As Louisiana residents clean up from the hit of Hurricane Barry, flood alerts are in effect from Texas to Illinois as heavy rain from the storm streams north.
On Saturday, Barry slammed the Louisiana coastline as a Category 1 hurricane with 75 mph winds, becoming the first hurricane to hit Louisiana in July since Cindy in 2005.
Barry knocked out power to over 150,000 customers in the state.
Barry quickly weakened to a tropical storm but it dropped torrential rain and left massive flooding throughout parts of Louisiana.
Rainfall reached 12 inches in southwestern Louisiana while storm surge climbed to 7 feet in Amerada Pass.
Louisiana Gov. John Bel Edwards said Sunday he was "extremely grateful" that the rain and flooding wasn't as severe as forecast and that "the worst-case scenario did not happen."
"This was a storm obviously that could have played out very, very differently," he said.
But Edwards still warned residents to not let their guard down.
For Mandeville, Louisiana, resident Kit Roth, who lost her home of 14 years in Hurricane Katrina in 2005, the biggest impacts from Barry were the waves and storm surge.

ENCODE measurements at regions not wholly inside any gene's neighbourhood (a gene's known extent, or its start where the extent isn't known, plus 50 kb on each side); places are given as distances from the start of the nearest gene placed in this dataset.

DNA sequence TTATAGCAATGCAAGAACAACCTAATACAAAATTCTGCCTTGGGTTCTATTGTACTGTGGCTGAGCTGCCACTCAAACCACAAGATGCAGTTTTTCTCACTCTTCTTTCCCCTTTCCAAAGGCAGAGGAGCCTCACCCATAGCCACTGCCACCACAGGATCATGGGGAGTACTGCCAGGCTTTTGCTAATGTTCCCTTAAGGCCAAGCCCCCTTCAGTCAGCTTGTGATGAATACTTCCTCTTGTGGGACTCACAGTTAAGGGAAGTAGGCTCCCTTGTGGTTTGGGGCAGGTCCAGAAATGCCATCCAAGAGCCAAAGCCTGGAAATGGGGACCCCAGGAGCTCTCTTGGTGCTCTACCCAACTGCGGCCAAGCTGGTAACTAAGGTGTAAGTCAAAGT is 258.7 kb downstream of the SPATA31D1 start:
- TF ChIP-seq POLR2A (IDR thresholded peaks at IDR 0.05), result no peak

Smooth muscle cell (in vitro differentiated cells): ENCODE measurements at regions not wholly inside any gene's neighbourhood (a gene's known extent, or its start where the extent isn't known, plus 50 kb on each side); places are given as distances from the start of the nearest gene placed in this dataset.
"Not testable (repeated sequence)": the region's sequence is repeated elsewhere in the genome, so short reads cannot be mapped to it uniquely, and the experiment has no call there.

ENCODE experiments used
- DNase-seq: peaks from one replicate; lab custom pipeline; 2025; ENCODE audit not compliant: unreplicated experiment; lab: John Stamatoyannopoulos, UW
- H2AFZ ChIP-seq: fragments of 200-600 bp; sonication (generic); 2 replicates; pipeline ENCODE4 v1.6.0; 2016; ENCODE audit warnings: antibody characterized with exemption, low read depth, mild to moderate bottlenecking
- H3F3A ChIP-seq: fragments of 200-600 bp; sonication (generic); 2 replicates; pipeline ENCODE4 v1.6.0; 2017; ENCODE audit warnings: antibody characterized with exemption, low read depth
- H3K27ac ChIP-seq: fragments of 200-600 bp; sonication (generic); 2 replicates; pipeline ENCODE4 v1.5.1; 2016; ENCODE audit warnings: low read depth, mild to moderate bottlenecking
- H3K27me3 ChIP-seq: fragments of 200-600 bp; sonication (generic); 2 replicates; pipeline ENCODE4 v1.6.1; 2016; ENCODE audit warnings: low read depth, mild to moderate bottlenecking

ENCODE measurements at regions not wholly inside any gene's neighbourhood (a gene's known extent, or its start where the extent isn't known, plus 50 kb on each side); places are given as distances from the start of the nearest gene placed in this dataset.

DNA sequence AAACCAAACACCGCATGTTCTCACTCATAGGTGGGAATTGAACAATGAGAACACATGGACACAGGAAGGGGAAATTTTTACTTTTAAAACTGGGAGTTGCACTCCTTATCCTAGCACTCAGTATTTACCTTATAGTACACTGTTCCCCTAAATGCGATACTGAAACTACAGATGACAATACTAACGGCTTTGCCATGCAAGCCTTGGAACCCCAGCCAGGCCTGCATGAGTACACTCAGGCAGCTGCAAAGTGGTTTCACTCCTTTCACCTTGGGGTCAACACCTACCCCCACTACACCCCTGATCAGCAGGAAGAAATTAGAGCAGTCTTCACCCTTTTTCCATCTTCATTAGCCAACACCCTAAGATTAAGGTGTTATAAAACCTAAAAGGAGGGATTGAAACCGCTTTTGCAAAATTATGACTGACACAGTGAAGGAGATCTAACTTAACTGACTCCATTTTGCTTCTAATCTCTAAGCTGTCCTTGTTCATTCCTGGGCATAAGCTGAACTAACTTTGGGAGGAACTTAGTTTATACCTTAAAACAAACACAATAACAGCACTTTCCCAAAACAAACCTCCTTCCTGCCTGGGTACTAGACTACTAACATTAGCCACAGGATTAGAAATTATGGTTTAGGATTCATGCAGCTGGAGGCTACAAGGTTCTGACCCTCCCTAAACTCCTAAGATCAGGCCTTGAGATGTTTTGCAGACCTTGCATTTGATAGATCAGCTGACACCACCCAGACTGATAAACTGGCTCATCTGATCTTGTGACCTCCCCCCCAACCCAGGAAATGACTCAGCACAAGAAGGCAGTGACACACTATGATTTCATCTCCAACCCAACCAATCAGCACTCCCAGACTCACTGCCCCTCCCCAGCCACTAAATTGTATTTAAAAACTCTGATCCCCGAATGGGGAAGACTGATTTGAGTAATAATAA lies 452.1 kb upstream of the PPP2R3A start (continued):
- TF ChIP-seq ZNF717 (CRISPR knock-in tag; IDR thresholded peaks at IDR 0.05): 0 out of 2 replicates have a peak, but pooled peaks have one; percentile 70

Roth said her house was only 4 feet up when Katrina destroyed it, so she rebuilt higher on that same spot. Barry has left her with some cleanup to do, but the house made it through.
"Everything's fine, we're OK," she told ABC News on Sunday. "We're very practiced, we know what we have to do."
Though she was able to rebuild on her same property after Katrina, she said the trauma still sticks with her.
"It'll never be the same for us," she said. "It just changed everything."
By Monday night, the remnants of Barry are forecast to reach Arkansas and Missouri, possibly bringing heavy rain and flash flooding.
By Tuesday night, the remains of the storm will dump heavy rain into Tennessee, Illinois and Indiana.
Some parts of Arkansas, Mississippi and Tennessee could see up to 10 more inches of rain this week.
ABC News' Matt Foster and Rob Marciano contributed to this report.